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American Medical Association Renews Its Support of Comprehensive Sex Education

At its 2009 Annual Meeting, the American Medical Association passed a resolution promoting comprehensive sex education programs as the most effective strategy to prevent the HIV, sexually transmitted diseases, and teen pregnancies.[i] The resolution was based on a report by the Association’s Council on Science and Public Health entitled “An Updated Review of Sex Education Programs in the United States,” which was also released at the conference held from June 13-17, 2009 in Chicago, IL.

The report looked at studies of both abstinence-only-until marriage and comprehensive sex education programs. The review of the evidence found "no delay of initiating sexual activity, no reduction in the number of sexual partners and no increase in abstinence" from abstinence-only-until-marriage programs, according to Stuart Gitlow, MD, MPH, who presented the council's report. Instead, the report recommended that, in light of the evidence, youth should be presented with a range of prevention topics, including abstinence, contraception, condom use, and the transmission of sexually transmitted diseases and HIV.[ii]
The resolution is not the first time the AMA has expressed support for comprehensive sex education, but it does take the step of recommending a “redirection of federal resources towards the development and dissemination” of these programs.[iii]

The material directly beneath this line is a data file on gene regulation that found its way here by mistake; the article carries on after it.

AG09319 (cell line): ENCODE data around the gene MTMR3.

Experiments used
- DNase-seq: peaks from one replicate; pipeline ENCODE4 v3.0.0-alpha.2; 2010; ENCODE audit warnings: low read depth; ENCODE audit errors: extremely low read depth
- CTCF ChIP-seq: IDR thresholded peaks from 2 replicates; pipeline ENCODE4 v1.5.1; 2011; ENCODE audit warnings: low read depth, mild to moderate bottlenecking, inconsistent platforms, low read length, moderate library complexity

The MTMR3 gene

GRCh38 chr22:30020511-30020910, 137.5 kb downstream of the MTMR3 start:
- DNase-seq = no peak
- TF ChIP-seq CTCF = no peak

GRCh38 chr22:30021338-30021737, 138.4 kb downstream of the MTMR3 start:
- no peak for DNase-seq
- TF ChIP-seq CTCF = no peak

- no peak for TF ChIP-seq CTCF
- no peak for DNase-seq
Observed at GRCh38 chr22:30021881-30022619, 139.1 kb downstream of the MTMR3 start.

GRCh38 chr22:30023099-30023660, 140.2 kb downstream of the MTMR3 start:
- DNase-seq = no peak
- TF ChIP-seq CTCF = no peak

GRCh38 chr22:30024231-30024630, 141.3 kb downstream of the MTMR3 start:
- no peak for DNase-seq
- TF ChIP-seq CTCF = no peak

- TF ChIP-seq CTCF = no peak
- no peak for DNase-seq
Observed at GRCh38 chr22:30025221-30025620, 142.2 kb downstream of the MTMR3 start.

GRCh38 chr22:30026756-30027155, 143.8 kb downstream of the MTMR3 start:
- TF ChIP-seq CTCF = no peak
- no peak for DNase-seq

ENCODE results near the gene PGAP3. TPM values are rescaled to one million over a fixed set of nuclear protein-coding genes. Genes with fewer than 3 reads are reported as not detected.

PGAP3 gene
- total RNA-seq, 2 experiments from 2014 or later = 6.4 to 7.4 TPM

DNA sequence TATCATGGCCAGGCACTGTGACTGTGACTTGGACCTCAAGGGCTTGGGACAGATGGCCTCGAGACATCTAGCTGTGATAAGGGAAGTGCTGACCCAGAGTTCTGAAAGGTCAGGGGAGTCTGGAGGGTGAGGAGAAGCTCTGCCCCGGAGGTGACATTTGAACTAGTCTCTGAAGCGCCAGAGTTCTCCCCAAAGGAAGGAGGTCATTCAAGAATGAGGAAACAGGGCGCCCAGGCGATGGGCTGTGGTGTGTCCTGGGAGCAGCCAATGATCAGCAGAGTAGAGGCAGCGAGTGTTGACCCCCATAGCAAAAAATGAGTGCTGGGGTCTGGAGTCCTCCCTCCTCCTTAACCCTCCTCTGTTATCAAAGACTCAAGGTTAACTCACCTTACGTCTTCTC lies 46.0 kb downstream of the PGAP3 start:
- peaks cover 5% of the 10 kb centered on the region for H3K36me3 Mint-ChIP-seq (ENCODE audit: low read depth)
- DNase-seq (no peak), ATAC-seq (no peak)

“We are incredibly pleased that the American Medical Association has again looked at the evidence to inform their support of comprehensive sex education. Their findings reinforce the call by educators and public health professionals across the country to provide young people with the critical information they need to make healthy decisions,” said William Smith, vice president for public policy at SIECUS.
At the Annual Meeting, the AMA also passed a resolution to actively support the development of a National AIDS Strategy. The resolution specifically directs the Association to engage in collaboration with the White House Office of National AIDS Policy and other relevant associations to promote and improve evidence-based HIV/AIDS prevention, care, and treatment.[iv] More information on the National HIV/AIDS Strategy can be found at www.national or in this White House information sheet <>.

[i] Victoria Stagg Elliott, “AMA Meeting: Comprehensive Sex Ed Said to Have Most Impact,” American Medical News, 29 June 2009, accessed 14 July 2009, <>.
[ii]American Medical Association House of Delegates, “Report of Reference Committee D,” accessed 16 July 2009, from <>.
[iii] Policy Statement, H-170.968 Sexuality Education, Abstinence, and Distribution of Condoms in Schools, American Medical Association, accessed 04 January 2007,  <>; AMA, “Report of Reference Committee D.”
[iv] AMA, “Report of Reference Committee D.”


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